BCI plays dead in ruling on O'Brien
How can it be acceptable for one person to control so much of the media, asks VINCENT BROWNE
DENIS O’BRIEN now has effective control of Independent News and Media (INM). Although he owns only 26 per cent of the shareholding of INM and has only a minority of directors on the board, it is he who is playing a central role in the most crucial negotiations INM has undertaken in its history: those with the INM bond holders who are demanding to be paid €200 million.
According to its website, INM “has market-leading newspaper positions in Australia (regional), India, Indonesia, Ireland, New Zealand and South Africa. In the United Kingdom, it publishes the flagship national title, The Independent, as well as being the largest newspaper group in Northern Ireland”.
It publishes over 200 newspaper and magazine titles, delivering a combined weekly circulation of over 32 million copies, with a weekly audience of over 100 million consumers and includes the world’s largest read newspaper, Dainik Jagran, in India (again according to its website).
In the Republic of Ireland it claims to be the number one newspaper publisher, the number two regional newspaper publisher, the owner of the leading news web site, the number one property web site and the leading wholesaler and distributor of newspapers and magazines.
It owns or controls the Sunday Independent, the Sunday World, the Sunday Tribune, the Star on Sunday(half ownership), the Evening Herald, Herald AM and the Irish Independent, plus a host of regional newspapers.
When Tony O’Reilly, INM’s former chairman and chief executive, was the controller of the corporation, many of us were complaining that his media ownership was far too extensive. And how could our complaint be any different now since Denis O’Brien holds the controlling interest. Except . . .
Except that Denis O’Brien, aside from all of the above, also controls two national radio stations, Today FM and Newstalk, Dublin channels Dublin’s 98 and Spin 103.8 and has a “substantial” stake in Spin South West radio, which broadcasts in Clare, Limerick, Kerry and parts of Tipperary and Laois.
And yet in a ruling on Monday, The Broadcasting Commission of Ireland (BCI) stated it was “satisfied” that the media holdings of Denis O’Brien do not constitute dominance “in terms of his ability to influence opinion forming power in any of these franchise areas”.
It said: “The board was satisfied that Mr O’Brien’s substantial interest in Independent News Media, coupled with his radio interests, do not constitute dominance in terms of his ability to influence opinion-forming power in any of these franchise areas.”
Disregarding the smug pretention in the use of the word “satisfied” (as though what satisfied these people on the board of BCI was either here or there), how conceivably could these people have thought it was acceptable for one person to control so much of the media?
The Radio and Television Act 1988 requires the BCI to have regard to plurality of ownership and diversity of content in broadcasting. The 2001 Broadcasting Act specifies “the desirability of promoting diversity in the sources of information available to the public and in the opinions expressed in the communications media”.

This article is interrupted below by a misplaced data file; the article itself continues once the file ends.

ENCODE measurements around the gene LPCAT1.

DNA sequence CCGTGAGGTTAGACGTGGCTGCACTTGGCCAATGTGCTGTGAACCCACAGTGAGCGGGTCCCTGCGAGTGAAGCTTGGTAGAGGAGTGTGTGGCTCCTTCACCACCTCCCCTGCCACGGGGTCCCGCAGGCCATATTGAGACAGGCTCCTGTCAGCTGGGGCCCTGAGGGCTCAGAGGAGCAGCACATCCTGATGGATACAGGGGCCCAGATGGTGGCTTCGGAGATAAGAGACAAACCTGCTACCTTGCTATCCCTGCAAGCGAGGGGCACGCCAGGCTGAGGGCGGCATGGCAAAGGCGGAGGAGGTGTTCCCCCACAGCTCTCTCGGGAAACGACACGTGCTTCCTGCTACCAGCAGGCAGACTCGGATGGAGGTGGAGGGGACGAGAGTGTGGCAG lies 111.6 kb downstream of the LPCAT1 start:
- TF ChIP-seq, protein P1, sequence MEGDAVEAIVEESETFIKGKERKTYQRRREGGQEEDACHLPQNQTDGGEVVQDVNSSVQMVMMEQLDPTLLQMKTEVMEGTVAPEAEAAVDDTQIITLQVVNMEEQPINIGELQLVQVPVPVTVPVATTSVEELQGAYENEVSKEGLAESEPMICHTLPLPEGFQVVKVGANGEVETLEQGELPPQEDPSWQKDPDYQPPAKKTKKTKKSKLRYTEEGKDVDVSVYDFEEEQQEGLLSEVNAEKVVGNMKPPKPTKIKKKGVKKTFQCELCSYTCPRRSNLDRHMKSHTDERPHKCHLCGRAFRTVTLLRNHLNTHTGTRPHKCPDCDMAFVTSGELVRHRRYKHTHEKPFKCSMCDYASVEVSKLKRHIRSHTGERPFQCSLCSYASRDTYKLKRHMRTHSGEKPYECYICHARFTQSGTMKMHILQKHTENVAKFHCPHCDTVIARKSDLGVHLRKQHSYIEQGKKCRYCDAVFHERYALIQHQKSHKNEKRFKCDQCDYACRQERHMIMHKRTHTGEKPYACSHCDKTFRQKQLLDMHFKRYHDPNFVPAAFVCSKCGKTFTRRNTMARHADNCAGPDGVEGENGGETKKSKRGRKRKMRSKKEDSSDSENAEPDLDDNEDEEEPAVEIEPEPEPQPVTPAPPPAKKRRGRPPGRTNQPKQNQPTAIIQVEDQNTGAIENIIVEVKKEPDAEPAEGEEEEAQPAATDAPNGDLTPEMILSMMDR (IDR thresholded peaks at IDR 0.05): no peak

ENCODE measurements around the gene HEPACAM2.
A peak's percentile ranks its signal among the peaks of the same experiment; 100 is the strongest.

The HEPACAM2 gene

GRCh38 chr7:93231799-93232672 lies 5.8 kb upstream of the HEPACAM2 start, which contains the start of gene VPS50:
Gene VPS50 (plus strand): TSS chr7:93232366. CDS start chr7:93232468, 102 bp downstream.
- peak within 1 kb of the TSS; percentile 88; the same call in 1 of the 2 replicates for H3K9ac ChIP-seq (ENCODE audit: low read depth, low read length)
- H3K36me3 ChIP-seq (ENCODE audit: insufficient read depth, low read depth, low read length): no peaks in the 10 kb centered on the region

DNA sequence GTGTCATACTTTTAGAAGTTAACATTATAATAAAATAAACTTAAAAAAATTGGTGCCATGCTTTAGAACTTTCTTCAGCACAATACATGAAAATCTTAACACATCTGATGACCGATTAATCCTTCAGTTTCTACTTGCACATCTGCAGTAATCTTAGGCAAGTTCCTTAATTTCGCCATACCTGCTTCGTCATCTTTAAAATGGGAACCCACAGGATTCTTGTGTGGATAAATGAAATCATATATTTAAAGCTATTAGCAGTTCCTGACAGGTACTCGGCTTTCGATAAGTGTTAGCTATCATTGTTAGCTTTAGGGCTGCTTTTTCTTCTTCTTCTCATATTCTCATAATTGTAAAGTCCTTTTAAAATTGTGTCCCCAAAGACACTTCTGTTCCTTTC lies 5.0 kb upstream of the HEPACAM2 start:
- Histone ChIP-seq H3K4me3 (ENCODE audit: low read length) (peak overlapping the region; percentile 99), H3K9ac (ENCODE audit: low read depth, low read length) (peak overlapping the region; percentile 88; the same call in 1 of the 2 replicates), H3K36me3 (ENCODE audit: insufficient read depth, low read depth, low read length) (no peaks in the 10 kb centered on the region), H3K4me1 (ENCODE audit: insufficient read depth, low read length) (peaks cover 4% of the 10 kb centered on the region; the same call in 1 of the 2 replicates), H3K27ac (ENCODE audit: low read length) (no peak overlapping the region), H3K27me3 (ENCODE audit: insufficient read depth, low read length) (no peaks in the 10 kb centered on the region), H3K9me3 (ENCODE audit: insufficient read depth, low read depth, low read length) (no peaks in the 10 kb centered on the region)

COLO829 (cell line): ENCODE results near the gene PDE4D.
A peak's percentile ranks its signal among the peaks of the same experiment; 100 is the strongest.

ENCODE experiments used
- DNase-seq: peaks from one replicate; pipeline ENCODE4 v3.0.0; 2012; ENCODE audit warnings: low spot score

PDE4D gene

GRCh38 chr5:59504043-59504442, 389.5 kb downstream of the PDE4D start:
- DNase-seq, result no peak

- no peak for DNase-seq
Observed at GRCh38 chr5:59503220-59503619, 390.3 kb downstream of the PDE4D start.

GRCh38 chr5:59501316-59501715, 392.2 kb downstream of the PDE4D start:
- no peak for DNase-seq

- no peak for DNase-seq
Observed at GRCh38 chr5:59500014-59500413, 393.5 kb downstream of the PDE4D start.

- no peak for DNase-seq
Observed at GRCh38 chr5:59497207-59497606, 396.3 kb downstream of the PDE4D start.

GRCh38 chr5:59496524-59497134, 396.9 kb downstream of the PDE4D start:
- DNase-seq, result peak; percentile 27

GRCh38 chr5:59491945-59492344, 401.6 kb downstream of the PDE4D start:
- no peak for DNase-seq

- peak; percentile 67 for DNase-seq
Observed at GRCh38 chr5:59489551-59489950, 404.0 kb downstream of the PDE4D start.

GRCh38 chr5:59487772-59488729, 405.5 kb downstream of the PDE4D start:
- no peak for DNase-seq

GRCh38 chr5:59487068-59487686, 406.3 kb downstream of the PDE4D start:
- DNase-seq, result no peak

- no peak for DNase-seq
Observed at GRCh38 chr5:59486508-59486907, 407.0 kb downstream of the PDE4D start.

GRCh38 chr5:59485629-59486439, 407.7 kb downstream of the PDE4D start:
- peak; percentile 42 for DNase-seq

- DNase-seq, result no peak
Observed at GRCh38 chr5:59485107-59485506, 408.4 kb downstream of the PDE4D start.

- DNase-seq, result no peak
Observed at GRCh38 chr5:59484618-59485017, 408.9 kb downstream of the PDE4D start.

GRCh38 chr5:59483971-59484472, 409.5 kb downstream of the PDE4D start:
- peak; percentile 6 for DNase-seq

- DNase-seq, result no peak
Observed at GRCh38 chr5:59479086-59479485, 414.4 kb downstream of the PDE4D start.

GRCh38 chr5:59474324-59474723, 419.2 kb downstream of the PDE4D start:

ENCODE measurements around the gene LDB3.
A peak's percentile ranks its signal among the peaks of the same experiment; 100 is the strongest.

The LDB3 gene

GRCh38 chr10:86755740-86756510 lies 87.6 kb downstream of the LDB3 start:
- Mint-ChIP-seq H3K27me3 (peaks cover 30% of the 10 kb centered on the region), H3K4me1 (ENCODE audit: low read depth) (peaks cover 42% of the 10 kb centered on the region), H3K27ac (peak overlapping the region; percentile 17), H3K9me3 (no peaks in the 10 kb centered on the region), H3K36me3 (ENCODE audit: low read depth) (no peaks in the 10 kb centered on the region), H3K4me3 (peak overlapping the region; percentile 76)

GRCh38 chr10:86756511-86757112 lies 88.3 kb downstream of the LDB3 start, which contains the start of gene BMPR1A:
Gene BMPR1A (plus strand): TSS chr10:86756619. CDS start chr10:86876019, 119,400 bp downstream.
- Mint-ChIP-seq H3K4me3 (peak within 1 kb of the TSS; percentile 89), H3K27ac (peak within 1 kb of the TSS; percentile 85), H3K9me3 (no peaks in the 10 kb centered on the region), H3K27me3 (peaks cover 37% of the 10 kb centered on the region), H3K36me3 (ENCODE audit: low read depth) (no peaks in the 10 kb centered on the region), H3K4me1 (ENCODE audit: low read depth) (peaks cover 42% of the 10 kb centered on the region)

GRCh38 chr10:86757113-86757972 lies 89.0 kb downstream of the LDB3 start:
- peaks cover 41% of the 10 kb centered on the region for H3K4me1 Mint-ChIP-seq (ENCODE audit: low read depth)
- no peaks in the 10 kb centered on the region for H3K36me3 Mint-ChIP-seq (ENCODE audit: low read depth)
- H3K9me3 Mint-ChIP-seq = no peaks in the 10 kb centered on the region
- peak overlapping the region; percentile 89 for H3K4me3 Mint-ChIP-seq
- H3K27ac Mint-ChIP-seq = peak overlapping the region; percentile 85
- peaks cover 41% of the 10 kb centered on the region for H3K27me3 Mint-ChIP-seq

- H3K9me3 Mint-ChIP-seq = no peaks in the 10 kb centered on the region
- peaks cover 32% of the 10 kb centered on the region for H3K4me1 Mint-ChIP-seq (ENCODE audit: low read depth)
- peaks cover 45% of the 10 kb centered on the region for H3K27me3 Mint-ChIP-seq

The BCI’s own objectives include “to promote plurality of ownership of the communications media, with particular reference to radio and television services”.
I don’t have any animus towards Denis O’Brien, indeed quite the reverse. I have known and liked him since 1982 and it was he who brought me into broadcasting, via 98FM. But there is something quite absurd in the BCI determining that he now does not have a far too extensive control of the Irish media. And this is all the more relevant at a time when he himself is the object of such media scrutiny and attention.
Last weekend two of the newspapers that he now controls, the Sunday Tribuneand the Sunday Independent,published two self-serving interviews with him, intended to take the “sting” from the anticipated final findings of the Moriarty tribunal on the award to him of the mobile phone licence in 1996.
If his own version of the Moriarty tribunal findings prove correct, they would be a devastating indictment of himself, along with the then minister for communications Michael Lowry, and of civil servants involved in awarding the licence.
If his version is true, he will be accused of the most spectacular piece of corruption ever in this State, with the possible exception of the Irish Hospital Sweepstake scam.
And, it will seem, if what he says is true, that he has built his vast personal fortune on the basis of a criminal act.
I don’t know if this will be so and, for his sake and that of others, I hope it proves not to be true. But if it is true, how will a large sector of the media here, most of the national print media (all except The Irish Times, the Examiner, the English titles and the Sunday Business Post) and a large chunk of the broadcast media not be constrained in their coverage of this major event?
And meanwhile the BCI plays dead.